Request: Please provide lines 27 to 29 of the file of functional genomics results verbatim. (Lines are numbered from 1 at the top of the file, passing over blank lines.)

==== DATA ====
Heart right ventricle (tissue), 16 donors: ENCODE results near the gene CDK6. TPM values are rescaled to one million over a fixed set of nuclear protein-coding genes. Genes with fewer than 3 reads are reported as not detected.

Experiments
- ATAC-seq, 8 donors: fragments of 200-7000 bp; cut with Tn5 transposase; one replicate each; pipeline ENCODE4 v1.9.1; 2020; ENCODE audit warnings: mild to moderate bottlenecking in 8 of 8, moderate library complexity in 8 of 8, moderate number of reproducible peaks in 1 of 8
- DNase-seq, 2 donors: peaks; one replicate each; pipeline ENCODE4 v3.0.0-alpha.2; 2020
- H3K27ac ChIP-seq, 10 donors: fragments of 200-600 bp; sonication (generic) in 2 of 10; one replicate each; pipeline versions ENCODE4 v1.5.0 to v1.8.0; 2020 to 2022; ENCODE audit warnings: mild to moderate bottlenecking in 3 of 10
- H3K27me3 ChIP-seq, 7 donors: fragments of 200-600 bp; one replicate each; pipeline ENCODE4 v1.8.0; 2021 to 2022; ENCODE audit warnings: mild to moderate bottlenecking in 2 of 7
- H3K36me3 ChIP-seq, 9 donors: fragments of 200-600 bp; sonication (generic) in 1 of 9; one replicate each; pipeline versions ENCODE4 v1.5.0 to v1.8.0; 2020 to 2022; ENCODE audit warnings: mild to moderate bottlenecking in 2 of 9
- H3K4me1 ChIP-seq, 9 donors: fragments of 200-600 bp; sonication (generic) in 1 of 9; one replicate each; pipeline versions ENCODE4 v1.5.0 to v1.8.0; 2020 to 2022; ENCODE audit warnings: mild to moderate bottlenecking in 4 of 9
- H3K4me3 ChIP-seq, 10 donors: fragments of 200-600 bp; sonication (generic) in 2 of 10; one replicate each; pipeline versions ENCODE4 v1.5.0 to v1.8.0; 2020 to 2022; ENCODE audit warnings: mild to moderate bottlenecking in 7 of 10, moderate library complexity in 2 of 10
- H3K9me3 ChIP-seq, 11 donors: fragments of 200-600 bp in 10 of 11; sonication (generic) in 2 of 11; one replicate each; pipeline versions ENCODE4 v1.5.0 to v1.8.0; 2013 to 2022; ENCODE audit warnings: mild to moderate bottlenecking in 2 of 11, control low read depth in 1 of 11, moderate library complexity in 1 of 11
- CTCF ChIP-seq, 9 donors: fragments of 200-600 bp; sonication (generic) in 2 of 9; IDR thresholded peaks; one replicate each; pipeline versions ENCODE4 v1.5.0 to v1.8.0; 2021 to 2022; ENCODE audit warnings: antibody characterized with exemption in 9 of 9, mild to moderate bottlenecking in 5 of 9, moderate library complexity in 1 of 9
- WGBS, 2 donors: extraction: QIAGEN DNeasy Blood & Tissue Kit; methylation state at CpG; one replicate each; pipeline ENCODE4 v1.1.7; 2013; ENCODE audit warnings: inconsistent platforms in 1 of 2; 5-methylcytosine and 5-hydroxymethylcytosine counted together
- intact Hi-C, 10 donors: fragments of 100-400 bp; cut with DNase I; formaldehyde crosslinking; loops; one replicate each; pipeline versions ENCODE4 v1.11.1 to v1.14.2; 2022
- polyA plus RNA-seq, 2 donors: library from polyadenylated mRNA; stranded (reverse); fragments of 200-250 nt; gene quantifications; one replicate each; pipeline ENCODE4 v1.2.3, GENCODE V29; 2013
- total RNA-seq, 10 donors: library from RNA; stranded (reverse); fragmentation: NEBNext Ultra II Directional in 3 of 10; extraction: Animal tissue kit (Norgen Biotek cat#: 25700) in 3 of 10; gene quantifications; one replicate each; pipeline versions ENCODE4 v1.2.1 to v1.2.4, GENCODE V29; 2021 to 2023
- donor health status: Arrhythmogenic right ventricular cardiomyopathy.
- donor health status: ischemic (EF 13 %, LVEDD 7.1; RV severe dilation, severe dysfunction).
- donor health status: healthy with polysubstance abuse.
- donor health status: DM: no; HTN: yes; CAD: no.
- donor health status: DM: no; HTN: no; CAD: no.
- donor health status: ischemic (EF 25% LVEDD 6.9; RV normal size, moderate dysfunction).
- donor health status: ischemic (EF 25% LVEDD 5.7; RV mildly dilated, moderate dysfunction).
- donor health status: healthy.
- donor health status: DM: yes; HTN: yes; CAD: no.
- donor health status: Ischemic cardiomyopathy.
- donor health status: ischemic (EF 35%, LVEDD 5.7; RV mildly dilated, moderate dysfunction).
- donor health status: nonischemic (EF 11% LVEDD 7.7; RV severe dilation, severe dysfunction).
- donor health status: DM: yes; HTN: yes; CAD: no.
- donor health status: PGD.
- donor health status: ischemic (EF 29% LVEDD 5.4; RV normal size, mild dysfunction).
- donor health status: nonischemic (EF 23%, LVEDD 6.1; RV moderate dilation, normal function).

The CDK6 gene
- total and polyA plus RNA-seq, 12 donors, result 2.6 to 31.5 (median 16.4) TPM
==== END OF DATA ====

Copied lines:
- donor health status: nonischemic (EF 11% LVEDD 7.7; RV severe dilation, severe dysfunction).
- donor health status: DM: yes; HTN: yes; CAD: no.
- donor health status: PGD.